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elinks/src/document/css
Witold Filipczyk 3d96b0d7d7 Revert "Compile with C++."
This reverts commit 4f4df33638.
2019-04-21 12:27:40 +02:00
..
apply.c class -> class_ for C++ compatibility 2016-04-20 18:18:27 +02:00
apply.h Doxygenate src/document/css/ 2007-07-28 02:35:36 +03:00
css.c Revert "Compile with C++." 2019-04-21 12:27:40 +02:00
css.h Strings corrections from Malcolm Parsons 2008-01-27 04:19:23 +00:00
Makefile path_to_top -> top_builddir 2005-10-20 04:00:35 +02:00
parser.c Revert "Compile with C++." 2019-04-21 12:27:40 +02:00
parser.h const in scanner 2008-01-26 18:20:17 +02:00
property.c Add support for the CSS list-style-type property 2013-09-07 10:52:01 +02:00
property.h Reorganisation of code to make C++ happy 2016-04-20 22:21:31 +02:00
README Remove now useless $Id: lines. 2005-10-21 09:14:07 +02:00
scanner.c CSS: do not fail assertion on "url( )" 2008-12-25 07:16:02 +00:00
scanner.h Doxygenate src/document/css/ 2007-07-28 02:35:36 +03:00
stylesheet.c Merge branch 'elinks-0.12' into elinks-0.13 2008-11-01 22:39:17 +02:00
stylesheet.h Reorganisation of code to make C++ happy 2016-04-20 22:21:31 +02:00
value.c Add support & test for the CSS list-style property 2011-11-14 04:34:50 +00:00
value.h Add support & test for the CSS list-style property 2011-11-14 04:34:50 +00:00

This is a super-simplistic CSS micro-engine.

				    Phases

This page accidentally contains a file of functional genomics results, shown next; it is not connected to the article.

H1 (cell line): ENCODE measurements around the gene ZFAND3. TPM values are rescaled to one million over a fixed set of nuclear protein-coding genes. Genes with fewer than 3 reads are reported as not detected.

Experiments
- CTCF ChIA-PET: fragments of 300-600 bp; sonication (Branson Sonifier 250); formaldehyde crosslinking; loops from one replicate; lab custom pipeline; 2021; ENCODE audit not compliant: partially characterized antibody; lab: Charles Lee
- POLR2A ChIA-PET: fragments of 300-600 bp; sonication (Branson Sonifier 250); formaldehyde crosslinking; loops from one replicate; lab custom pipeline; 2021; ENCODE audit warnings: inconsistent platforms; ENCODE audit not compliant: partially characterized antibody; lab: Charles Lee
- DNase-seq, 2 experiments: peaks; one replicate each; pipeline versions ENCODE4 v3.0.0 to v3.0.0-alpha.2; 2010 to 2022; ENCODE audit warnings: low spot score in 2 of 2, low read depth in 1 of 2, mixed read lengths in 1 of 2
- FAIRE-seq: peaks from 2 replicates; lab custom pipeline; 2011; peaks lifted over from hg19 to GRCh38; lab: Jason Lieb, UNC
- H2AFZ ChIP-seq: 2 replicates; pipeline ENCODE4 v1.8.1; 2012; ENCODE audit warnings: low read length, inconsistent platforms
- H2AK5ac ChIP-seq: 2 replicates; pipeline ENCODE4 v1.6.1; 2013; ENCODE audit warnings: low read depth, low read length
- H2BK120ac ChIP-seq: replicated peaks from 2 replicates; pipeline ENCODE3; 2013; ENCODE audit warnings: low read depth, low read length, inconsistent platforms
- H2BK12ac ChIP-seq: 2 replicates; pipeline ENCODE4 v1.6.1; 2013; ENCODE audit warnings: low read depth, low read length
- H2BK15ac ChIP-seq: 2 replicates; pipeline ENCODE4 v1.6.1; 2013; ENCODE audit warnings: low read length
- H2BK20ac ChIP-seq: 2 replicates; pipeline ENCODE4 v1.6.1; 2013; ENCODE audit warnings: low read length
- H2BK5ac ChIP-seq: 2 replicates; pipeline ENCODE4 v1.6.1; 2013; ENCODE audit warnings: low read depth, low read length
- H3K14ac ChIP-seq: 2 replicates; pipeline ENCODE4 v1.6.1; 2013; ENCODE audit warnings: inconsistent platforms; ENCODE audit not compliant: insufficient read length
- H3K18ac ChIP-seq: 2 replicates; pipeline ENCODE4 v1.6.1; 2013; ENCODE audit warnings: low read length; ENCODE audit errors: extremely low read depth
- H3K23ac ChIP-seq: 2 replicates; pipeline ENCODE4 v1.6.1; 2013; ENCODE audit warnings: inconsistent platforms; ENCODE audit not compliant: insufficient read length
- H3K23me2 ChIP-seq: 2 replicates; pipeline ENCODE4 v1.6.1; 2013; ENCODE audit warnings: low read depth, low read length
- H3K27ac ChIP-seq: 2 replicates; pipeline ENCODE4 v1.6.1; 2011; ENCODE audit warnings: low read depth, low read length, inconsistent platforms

The CSS handling is divided into:

* The scanner

It takes care of composing tokens from a string containing CSS source. It
also takes care of eliminating either garbage code that was not recognized
or things like whitespace and comments. The scanner will not attempt to
recover from this garbage code but merely signal them to the upper layers.

The scanner only works with strings but is a bit more high level than
scanners in the sense of flex. The string "10em" will not just generate the
two tokens <number>, <identifier> but rather combine them into one token.
This only leads to problems with tokens of the sort #<identifier> that can
be both a hex color or hash so should not be a problem but rather mean that
we will do less scanner calls.

The scanner lives in scanner.*

* The parser

It takes a string with CSS code, composes tokens (from the scanner) into
some meaningful syntax and transforms it to an internal set of structures
describing the data (let's call it a "rawer"). It currently does no recovery
when something unexpected shows up but skips to next special control char.

The parser lives in parser.* and value.*

* The applier

It applies style info from a syntax tree (parsed ELinks or document
stylesheet) or fragment of one (in the case of style="" attributes) to the
current element.

The applier lives in apply.*


			      The current state

Currently we both check the element's 'style' attribute, content of <style>
tags and imports from either <link> tags in the HTML header or @imports from
the CSS code. But we lack a proper way to handle the cascading. Now it will
automatically scan the current element, and if a 'style' attribute is found,
it is parsed and applied to the current element.  If there is no 'style'
attribute it will look up any styles retrieved from the document stylesheet
and last try styles from the default user controlled stylesheet. TODO: We
should always look up <style> tags and only apply those not found in any
'style' attribute.

One big problem with the current way of doing things is inheritance, there
is no way we are telling the HTML engine what is going to be inherited and
what is not. The other problem is precedence, currently even global
stylesheet takes precedence over local classic-formatting attributes (we
just css_apply() like mad on various places to make sure the CSS attributes
are stuffed through HTML engine's throat). These two problems will be solved